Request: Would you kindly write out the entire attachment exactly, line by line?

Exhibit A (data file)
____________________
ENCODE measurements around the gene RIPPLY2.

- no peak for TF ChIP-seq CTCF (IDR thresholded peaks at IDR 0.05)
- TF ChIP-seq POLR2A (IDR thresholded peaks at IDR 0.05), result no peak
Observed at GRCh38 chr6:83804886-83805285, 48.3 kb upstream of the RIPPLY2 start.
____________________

ENCODE measurements around the gene RIPPLY2.

- no peak for TF ChIP-seq CTCF (IDR thresholded peaks at IDR 0.05)
- TF ChIP-seq POLR2A (IDR thresholded peaks at IDR 0.05), result no peak
Observed at GRCh38 chr6:83804886-83805285, 48.3 kb upstream of the RIPPLY2 start.